Greece’s biggest island Crete hit by powerful storm, causing flooding of houses, roads and trapping people in their cars.
A man died and a woman was missing after powerful storms caused flooding on Greece’s biggest island of Crete, authorities have said.
The Greek fire brigade said on Saturday that a 50-year-old man died and a woman was missing after their car was carried away in flash floods in the town of Agia Pelagia, about 25 kilometres (16 miles) northwest of Iraklio.
They recovered the man from the vehicle that washed into the sea after it was swept up by raging waters.
Divers from the coast guard and the fire department’s Special Disaster Unit were searching for the woman.
The fire brigade has received hundreds of calls from people asking to bring them to safety or pump water out of flooded buildings on the island, a fire brigade official said.
Authorities said they were investigating more reports of missing people and feared others may have been trapped in their cars.
But gale force winds were continuing to blow across most of the island.
At least 10 cars have been seen floating in the sea off the coast of Agia Pelagia, which appeared to be the hardest hit area on the island.
Firefighters rescued a woman who was trapped inside her car before it was flushed into the sea.
On the east side of the island, residents of the Lasithi area received an SMS text message warning them not to leave their homes. Meanwhile, on the western side of the island, houses have been flooded in the city of Chania, according to regional officials.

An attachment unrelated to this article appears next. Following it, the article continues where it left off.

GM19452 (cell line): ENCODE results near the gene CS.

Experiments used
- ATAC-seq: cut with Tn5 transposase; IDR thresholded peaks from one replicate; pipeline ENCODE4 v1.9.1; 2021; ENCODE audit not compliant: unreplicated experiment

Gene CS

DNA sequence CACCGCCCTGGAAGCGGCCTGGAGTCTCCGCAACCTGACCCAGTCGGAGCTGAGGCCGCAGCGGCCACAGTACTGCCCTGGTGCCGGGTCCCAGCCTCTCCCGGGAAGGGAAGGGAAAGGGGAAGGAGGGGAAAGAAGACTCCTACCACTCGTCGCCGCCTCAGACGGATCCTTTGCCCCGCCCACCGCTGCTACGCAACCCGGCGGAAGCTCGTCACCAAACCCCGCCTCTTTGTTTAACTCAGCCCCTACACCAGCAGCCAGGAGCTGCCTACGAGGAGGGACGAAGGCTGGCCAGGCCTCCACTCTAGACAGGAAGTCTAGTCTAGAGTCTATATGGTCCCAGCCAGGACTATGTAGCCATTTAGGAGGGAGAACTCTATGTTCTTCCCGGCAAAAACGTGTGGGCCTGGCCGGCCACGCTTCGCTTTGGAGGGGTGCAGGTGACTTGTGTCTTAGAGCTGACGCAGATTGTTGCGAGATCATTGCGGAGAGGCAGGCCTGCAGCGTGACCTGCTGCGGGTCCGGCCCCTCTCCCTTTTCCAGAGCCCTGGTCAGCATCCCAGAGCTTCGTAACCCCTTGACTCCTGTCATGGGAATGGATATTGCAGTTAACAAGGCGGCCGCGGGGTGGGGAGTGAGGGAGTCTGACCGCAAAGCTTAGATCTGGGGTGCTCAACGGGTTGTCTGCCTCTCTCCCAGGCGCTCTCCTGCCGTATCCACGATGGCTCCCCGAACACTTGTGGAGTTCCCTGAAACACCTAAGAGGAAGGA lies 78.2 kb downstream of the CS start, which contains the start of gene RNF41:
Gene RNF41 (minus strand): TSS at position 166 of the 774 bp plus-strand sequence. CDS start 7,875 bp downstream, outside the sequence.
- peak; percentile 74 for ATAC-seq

Four people were trapped in two vehicles in the city of Sitia, about 265km (165 miles) from Chania. Eight tourists and a guard were trapped inside the town’s archaeological museum, according to the local police.
In Crete’s largest city Iraklio, several roads are flooded and the international airport has closed because of flooded runways.
“No one can tell when flights will resume,” airport manager Giorgos Pliakas told a local news site.
In August 2020, heavy rains and thunderstorms caused flash flooding on the central Greek island of Evia, killing at least seven people including a baby.
Natural events such as flash floods are expected to intensify in Greece as climate change will make them more frequent and more intense in the future.